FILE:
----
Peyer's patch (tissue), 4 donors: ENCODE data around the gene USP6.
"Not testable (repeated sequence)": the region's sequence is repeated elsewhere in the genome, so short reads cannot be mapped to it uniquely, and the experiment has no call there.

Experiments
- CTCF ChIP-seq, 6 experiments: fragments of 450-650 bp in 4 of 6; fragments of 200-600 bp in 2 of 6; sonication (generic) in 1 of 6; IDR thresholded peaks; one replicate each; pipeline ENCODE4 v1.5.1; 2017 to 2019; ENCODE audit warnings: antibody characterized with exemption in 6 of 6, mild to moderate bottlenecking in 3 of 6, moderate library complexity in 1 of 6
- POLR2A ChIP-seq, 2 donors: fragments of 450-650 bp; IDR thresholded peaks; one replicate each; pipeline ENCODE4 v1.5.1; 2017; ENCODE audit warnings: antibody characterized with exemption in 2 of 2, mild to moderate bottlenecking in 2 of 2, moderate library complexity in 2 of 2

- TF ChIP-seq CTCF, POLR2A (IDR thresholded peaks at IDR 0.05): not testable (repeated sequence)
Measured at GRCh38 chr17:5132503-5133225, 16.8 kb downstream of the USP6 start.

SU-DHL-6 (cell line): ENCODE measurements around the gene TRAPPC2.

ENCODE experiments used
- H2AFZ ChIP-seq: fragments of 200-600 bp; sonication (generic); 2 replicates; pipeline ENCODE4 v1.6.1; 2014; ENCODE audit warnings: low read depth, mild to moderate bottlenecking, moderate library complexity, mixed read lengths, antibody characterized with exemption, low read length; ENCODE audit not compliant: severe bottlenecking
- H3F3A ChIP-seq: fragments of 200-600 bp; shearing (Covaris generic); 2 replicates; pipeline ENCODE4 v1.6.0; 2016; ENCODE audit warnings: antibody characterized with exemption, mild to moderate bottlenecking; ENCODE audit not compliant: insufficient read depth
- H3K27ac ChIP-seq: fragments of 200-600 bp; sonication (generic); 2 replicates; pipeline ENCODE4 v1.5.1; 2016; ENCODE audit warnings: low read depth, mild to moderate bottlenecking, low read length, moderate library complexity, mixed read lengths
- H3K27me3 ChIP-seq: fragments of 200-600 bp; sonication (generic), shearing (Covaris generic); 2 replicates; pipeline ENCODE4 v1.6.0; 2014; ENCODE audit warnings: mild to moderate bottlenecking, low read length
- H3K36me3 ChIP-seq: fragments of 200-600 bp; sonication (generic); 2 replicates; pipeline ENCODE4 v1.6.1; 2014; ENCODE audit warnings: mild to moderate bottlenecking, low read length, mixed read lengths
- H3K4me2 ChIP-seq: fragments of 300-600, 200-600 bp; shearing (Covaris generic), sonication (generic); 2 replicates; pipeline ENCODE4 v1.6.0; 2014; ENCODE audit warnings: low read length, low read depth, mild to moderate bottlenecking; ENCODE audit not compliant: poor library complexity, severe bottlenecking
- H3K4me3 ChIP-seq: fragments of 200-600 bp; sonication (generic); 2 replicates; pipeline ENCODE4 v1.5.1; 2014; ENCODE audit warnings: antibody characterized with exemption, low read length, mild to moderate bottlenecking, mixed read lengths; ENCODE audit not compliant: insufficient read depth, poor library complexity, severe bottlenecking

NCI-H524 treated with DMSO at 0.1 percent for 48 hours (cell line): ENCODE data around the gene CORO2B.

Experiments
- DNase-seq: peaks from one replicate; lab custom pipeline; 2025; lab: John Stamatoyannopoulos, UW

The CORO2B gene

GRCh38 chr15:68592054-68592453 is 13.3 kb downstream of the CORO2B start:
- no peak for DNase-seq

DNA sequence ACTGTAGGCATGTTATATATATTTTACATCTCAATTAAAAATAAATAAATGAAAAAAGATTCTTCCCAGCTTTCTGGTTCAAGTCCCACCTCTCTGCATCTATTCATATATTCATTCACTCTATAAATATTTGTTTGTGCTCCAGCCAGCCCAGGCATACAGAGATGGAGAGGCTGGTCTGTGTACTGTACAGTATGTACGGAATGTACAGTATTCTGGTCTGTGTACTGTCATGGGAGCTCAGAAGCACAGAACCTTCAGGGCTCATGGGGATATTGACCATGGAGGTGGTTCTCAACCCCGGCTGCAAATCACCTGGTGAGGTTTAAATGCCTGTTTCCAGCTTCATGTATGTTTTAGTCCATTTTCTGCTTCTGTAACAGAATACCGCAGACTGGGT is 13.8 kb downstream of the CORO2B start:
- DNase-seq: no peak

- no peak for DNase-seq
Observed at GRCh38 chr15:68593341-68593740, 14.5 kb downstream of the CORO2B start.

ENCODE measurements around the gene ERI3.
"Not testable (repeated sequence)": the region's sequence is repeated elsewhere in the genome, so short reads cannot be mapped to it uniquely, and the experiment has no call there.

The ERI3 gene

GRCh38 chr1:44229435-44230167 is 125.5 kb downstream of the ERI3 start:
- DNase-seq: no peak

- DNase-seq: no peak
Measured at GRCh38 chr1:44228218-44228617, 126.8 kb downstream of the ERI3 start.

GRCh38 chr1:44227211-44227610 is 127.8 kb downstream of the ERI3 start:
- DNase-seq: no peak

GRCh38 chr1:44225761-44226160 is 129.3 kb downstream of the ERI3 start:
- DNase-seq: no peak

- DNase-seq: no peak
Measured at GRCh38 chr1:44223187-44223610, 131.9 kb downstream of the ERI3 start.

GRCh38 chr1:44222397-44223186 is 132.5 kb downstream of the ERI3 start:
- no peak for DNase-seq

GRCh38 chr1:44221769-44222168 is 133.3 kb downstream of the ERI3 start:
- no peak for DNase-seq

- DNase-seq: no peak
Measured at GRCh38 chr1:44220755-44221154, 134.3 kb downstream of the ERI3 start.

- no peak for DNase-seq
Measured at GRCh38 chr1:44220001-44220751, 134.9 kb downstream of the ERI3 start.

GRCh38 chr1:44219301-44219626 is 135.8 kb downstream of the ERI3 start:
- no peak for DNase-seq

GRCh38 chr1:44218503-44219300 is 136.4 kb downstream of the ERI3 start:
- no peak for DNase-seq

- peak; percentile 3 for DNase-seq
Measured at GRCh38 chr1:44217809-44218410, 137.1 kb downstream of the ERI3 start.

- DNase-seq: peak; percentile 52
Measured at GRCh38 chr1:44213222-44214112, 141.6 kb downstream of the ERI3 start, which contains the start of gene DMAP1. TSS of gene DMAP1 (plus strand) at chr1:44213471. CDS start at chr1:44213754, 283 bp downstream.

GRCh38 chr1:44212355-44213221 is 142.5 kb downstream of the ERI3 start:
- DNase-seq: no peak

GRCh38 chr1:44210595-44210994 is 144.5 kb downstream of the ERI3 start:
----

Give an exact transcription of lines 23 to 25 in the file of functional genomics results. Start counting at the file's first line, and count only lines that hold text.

DNA sequence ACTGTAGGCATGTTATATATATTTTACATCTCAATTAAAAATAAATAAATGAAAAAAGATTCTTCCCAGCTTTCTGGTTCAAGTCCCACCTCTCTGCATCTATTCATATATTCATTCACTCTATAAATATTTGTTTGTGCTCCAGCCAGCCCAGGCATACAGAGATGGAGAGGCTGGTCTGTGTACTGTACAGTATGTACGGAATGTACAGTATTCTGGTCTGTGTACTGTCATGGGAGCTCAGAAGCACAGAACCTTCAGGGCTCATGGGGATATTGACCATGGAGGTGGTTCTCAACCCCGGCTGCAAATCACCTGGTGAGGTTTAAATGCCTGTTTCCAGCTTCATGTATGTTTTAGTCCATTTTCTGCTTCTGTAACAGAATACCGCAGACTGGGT is 13.8 kb downstream of the CORO2B start:
- DNase-seq: no peak

- no peak for DNase-seq